Last Saturday morning myself and a modest assembly of kids big and small gathered at the Cambridge Arts Picturehouse on the promise of witnessing some of the fluffier stars of the silent screen in action. The event was part of the 15th Annual British Silent Film Festival and was presented by silent pianist and composer Neil Brand .
Brand opened the event by explaining to his mostly-inexperienced audience that Uggie of The Artist fame came from a long line of movie mutts that dates back to the early days of cinema. To demonstrate he gave the nod to the projectionist and effortlessly accompanied the film The Dog Outwits the Kidnapper  which, amongst other highlights, features a dog driving a car. The dog in question went by the name of Blair and was the property of early film pioneer Cecil Hepworth [ a full feature on Blair can be found in issue one of our print magazine ].
So obedient was this big screen bowwow that when Brand asked the children in the audience how the filmmakers had made it seem like a dog was driving a car one little girl ventured ‘maybe the dog was a puppet.’ I first watched this film when the BFI originally released it on Youtube but, alas, it was without music. There simply is no substitute for seeing a touching, innovative work like this in a communal setting, on the big screen with Brand’s seamless piano playing.
In addition to Hepworth’s proefficient pooch the audience were also treated to a screening of A Canine Sherlock Holmes – a film that is a hundred years old this year. The narrative follows a Detective Hawkshaw as he tries to solve the case of a bank robbery. Gratefully he has Spot [known as Spot the Urbanora dog] at his side who pretends to have been run over in order to gain access to the culprit’s home and collect clues. Many of the tricks Uggie performed in The Artist can be seen in this much earlier picture.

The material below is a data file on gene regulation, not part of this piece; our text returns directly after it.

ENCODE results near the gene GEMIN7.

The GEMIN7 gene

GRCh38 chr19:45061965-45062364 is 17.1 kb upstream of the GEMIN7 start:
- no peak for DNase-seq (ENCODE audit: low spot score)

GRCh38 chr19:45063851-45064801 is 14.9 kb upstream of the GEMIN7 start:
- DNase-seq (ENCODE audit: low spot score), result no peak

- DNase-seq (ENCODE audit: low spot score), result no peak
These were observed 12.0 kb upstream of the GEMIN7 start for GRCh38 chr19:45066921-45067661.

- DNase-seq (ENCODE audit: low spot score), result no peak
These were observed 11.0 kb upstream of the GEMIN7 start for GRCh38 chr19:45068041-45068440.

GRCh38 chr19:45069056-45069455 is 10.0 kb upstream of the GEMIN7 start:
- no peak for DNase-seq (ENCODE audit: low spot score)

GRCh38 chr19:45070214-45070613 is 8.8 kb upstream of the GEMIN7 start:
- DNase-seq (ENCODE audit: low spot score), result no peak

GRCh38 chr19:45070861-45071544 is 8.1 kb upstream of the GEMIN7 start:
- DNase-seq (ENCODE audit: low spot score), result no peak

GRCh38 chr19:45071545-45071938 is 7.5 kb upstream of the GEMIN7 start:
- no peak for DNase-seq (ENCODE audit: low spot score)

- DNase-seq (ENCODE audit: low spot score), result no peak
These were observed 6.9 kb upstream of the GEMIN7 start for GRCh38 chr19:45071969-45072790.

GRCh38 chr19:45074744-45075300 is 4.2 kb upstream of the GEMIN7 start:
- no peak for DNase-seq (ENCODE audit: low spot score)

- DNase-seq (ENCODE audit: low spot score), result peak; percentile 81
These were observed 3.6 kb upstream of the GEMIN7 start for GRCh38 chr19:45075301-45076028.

The most extraordinary film screened at this event was undoubtedly F. Percy Smith’s The Strength and Agility of Insects  . There is only one print known to exist in the world and it showcases a range of small insects performing in front of the camera. An ant carries a matchstick, a scorpion lifts a snake and a bluebottle juggles on its back. Almost as extraordinary, but with more of a cutesy edge, was the final animation staring Bonzo the dog [this character appeared in numerous adventures between 1914 and 1925] . In this outing the audience saw him chasing after the spot on his back as though it was a ball, stealing fish from a sealion and transforming the lettering from a zoo’s signage into a bicycle so he can ride home. A narrative so quirky an innovative it was a joy to watch.
Perhaps the most heart-warming aspect of events such as this one is that they make films made over a hundred years ago accessible to a new generation. Brand was keen to explore the role of music in cinema with the children and consequently hammered out several improvisations before asking for feedback on what the audience had heard. The audience in question came up with myriad descriptions of Brand’s compositions including ‘snowflakes falling into a river’, ‘a giants footsteps’ and ‘soldiers marching into war.’ A very perceptive crowd indeed.
A full interview with Neil Brand can be found in issue 5 of our magazine which is a silent film special.